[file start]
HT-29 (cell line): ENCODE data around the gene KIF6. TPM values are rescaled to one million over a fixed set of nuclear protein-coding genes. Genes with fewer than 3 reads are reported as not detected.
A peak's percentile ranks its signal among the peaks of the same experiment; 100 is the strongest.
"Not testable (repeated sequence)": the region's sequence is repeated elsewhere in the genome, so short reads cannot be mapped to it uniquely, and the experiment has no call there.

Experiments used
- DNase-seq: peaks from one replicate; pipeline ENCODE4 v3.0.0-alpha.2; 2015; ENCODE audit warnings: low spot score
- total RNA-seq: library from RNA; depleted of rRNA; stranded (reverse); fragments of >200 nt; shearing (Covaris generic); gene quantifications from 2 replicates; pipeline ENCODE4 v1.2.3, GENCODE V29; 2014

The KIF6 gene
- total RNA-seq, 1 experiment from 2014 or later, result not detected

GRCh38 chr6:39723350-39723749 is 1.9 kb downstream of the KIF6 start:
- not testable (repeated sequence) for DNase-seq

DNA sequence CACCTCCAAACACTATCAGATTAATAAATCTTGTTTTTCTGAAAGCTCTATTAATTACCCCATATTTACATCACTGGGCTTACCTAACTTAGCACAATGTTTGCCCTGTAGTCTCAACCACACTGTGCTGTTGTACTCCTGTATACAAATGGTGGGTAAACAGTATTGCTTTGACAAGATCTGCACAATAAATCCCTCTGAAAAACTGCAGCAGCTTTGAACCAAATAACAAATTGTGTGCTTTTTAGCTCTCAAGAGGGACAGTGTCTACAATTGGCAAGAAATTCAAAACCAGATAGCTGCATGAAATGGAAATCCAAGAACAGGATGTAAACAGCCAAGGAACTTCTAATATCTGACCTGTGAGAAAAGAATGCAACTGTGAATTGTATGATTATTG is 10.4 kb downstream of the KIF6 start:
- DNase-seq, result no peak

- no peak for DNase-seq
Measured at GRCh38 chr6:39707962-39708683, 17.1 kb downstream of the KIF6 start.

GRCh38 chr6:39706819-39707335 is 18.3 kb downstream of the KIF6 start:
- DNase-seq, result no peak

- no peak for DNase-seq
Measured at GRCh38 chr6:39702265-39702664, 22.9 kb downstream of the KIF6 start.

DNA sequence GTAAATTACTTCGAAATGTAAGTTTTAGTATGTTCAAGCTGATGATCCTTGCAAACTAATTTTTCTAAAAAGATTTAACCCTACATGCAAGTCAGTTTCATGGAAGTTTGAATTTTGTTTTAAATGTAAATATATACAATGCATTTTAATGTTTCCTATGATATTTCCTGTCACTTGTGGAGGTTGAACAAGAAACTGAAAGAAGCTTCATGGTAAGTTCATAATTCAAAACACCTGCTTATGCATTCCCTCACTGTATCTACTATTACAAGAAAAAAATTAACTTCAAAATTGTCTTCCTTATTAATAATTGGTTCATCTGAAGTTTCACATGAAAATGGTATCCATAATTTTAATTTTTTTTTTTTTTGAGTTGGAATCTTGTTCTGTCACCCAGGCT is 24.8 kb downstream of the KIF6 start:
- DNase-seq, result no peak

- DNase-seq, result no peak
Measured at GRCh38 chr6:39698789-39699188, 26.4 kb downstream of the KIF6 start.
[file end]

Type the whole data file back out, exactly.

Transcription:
HT-29 (cell line): ENCODE data around the gene KIF6. TPM values are rescaled to one million over a fixed set of nuclear protein-coding genes. Genes with fewer than 3 reads are reported as not detected.
A peak's percentile ranks its signal among the peaks of the same experiment; 100 is the strongest.
"Not testable (repeated sequence)": the region's sequence is repeated elsewhere in the genome, so short reads cannot be mapped to it uniquely, and the experiment has no call there.

Experiments used
- DNase-seq: peaks from one replicate; pipeline ENCODE4 v3.0.0-alpha.2; 2015; ENCODE audit warnings: low spot score
- total RNA-seq: library from RNA; depleted of rRNA; stranded (reverse); fragments of >200 nt; shearing (Covaris generic); gene quantifications from 2 replicates; pipeline ENCODE4 v1.2.3, GENCODE V29; 2014

The KIF6 gene
- total RNA-seq, 1 experiment from 2014 or later, result not detected

GRCh38 chr6:39723350-39723749 is 1.9 kb downstream of the KIF6 start:
- not testable (repeated sequence) for DNase-seq

DNA sequence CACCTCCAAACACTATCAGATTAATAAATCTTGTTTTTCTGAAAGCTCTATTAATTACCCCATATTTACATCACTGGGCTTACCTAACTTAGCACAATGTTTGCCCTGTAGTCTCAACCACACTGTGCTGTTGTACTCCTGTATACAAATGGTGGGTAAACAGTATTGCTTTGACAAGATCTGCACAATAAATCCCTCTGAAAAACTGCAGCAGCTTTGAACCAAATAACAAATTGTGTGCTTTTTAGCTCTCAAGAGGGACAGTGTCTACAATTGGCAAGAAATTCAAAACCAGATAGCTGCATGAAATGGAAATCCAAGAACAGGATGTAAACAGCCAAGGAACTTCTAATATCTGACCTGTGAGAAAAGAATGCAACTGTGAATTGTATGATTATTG is 10.4 kb downstream of the KIF6 start:
- DNase-seq, result no peak

- no peak for DNase-seq
Measured at GRCh38 chr6:39707962-39708683, 17.1 kb downstream of the KIF6 start.

GRCh38 chr6:39706819-39707335 is 18.3 kb downstream of the KIF6 start:
- DNase-seq, result no peak

- no peak for DNase-seq
Measured at GRCh38 chr6:39702265-39702664, 22.9 kb downstream of the KIF6 start.

DNA sequence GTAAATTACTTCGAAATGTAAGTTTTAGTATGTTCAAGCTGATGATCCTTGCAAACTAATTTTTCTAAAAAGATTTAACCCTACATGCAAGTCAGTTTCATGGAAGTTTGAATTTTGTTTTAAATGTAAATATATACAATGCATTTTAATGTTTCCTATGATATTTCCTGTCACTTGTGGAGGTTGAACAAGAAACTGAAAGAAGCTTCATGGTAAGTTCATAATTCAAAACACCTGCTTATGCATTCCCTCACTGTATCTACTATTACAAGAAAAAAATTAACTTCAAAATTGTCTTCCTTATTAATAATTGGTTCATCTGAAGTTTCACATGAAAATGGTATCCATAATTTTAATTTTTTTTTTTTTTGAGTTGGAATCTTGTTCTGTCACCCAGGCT is 24.8 kb downstream of the KIF6 start:
- DNase-seq, result no peak

- DNase-seq, result no peak
Measured at GRCh38 chr6:39698789-39699188, 26.4 kb downstream of the KIF6 start.